Just prior to the singing of the National Anthem by Alicia Keys before today's Super Bowl, a group of 26 youngsters will sing "America the Beautiful."
They are not, like Keys, at the world's premier sporting event primarily because of their singing prowess. They are students from Sandy Hook Elementary School in Newtown, Conn., and each will represent one of the 20 students and six faculty members slain in the Dec. 14 shootings at the school.
It is a salient reminder that we are a mere six weeks removed from the Newtown tragedy.
Newtown has morphed into a national debate about gun control, the rights of gun owners, or the need for better mental health monitoring and care. Almost forgotten in all the verbiage is the fact that the carnage in Connecticut continues to impact real people there, and will for a long time to come.
As time goes by we lose sight of the fact that people in the peaceful community of Newtown continue to need assistance - spiritual, emotional and financial. The support that poured in from around the world after the Dec. 14 shootings has understandably waned. Warehouses in the Newtown area were filled with donated teddy bears, food, clothes, school supplies, blankets, toys, letters, cards, candles and artwork, according to John Voket, associate editor of The Newtown Bee newspaper.
The flood of donations was heartwarming, but also overwhelming. Newtown officials were forced to ask that such donations cease and that anything already collected be distributed to those in need in the area the items were gathered.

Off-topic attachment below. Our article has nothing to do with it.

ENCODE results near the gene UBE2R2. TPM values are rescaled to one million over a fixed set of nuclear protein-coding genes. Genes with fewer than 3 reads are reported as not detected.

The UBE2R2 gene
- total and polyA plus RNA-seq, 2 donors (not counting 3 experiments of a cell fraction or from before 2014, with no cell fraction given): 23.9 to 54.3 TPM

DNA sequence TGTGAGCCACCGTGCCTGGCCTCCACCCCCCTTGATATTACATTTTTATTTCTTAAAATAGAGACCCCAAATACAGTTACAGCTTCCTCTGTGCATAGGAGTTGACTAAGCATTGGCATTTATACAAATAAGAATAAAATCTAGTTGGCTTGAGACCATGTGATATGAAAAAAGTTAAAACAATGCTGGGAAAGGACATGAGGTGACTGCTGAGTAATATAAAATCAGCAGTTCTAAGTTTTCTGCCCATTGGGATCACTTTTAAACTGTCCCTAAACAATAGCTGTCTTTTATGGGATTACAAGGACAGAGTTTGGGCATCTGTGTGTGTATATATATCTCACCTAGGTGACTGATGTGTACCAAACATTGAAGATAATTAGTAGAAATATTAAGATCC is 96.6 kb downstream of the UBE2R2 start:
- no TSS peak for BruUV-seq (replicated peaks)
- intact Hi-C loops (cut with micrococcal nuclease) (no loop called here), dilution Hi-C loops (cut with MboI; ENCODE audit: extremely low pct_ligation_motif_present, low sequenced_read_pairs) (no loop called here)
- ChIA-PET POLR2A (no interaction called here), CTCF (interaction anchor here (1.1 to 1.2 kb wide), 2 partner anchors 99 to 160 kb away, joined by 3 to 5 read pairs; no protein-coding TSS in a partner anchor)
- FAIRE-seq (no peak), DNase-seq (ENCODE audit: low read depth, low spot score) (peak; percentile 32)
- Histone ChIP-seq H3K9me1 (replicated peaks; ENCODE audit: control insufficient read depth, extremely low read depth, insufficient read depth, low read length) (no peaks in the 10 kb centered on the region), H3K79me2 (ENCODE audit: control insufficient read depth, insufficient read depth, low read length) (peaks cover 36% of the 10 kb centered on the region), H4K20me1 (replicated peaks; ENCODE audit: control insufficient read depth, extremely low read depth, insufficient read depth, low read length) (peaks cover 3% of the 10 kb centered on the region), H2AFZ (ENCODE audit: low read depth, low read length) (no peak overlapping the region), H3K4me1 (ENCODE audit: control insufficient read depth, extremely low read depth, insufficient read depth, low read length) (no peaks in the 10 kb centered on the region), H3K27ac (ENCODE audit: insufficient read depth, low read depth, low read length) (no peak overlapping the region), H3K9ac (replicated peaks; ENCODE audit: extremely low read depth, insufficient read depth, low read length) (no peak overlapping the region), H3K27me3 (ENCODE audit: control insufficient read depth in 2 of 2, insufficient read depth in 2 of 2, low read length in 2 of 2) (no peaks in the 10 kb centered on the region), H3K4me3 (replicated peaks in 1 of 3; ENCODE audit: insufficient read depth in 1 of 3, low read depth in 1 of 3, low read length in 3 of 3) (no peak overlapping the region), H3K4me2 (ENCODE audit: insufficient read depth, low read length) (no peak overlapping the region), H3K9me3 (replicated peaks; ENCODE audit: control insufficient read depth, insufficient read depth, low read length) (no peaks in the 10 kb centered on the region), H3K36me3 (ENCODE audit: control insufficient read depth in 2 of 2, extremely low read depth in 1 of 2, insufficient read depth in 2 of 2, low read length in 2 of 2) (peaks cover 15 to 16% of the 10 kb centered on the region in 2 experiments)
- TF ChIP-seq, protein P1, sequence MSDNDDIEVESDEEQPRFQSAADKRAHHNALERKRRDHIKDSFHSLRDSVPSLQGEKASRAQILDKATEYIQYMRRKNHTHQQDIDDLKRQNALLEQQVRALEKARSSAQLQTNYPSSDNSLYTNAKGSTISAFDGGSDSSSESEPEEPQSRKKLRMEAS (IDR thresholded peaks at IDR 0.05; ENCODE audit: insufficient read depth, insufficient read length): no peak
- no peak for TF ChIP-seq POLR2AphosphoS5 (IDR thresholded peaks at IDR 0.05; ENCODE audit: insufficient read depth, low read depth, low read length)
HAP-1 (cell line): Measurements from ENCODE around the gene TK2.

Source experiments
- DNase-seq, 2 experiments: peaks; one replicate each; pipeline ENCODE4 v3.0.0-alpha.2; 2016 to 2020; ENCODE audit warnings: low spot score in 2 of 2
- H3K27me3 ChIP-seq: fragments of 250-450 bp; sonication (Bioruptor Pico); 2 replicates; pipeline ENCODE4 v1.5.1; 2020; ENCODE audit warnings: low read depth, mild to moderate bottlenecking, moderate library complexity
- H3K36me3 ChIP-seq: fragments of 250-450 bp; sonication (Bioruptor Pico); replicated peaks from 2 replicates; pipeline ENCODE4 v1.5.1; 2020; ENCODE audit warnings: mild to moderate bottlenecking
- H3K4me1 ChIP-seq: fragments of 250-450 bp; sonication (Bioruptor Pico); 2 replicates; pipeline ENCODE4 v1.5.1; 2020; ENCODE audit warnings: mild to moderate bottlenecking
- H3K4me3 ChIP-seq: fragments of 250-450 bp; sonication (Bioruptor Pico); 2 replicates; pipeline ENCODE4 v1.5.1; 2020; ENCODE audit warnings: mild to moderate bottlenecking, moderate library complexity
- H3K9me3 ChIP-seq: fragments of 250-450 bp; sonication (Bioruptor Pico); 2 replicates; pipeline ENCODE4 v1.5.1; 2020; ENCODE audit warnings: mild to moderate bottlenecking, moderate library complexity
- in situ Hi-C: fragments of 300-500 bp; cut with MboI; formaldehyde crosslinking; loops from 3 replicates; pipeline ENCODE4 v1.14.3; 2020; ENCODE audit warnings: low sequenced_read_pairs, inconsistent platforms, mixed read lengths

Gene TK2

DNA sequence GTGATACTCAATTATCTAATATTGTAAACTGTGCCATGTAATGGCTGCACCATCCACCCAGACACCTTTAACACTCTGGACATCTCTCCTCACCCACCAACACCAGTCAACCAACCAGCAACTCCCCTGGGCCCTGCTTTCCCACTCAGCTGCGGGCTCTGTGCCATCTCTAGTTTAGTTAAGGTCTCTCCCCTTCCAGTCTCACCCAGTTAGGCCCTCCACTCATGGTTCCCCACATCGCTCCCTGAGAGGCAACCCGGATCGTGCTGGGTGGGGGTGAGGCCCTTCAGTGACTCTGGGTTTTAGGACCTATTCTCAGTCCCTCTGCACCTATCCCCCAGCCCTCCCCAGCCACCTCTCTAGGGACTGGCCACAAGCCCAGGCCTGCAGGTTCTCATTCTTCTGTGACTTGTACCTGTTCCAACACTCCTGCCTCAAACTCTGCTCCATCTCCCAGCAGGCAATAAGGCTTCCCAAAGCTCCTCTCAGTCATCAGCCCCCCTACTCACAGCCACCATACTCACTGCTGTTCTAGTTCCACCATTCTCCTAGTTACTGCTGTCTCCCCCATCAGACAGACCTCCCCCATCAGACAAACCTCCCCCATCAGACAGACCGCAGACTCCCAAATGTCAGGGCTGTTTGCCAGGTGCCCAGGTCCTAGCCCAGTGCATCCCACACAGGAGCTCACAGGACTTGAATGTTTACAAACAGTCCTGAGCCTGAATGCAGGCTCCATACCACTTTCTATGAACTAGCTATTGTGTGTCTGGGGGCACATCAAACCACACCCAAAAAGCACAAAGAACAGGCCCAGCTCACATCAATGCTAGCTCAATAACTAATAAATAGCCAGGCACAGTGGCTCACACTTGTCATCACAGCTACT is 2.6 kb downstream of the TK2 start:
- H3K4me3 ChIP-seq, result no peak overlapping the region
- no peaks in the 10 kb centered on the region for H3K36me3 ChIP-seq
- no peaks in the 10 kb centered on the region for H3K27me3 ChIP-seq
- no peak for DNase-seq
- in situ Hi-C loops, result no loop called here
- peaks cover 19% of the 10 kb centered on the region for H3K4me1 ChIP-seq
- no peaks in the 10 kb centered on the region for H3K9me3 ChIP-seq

There remains a way to help financially, however. Leaders are asking that people visit nsbonline.com, a link to the Newtown Savings Bank. Clicking on the Sandy Hook School Support Fund link will redirect you to the United Way of Western Connecticut website, where directions on how to help can be found.
The site also includes information about other avenues available to assist the community and those affected by the tragedy.
At one time, that was all of us in one way or another. But the grief and the sympathy wear off, and those most immediately affected are left to face their sorrow without the eyes of the nation on them. Today's Newtown "chorus" performance should bring us back to what is still needed in that community - our prayers and, if possible, our continued financial help to get people there the social services they will continue to need.
The worst thing we can do is forget those who died on that tragic day, and those who live with the memory. Give what you can. Pray for those who will forever be scarred by the actions of a madman.
But please, don't forget.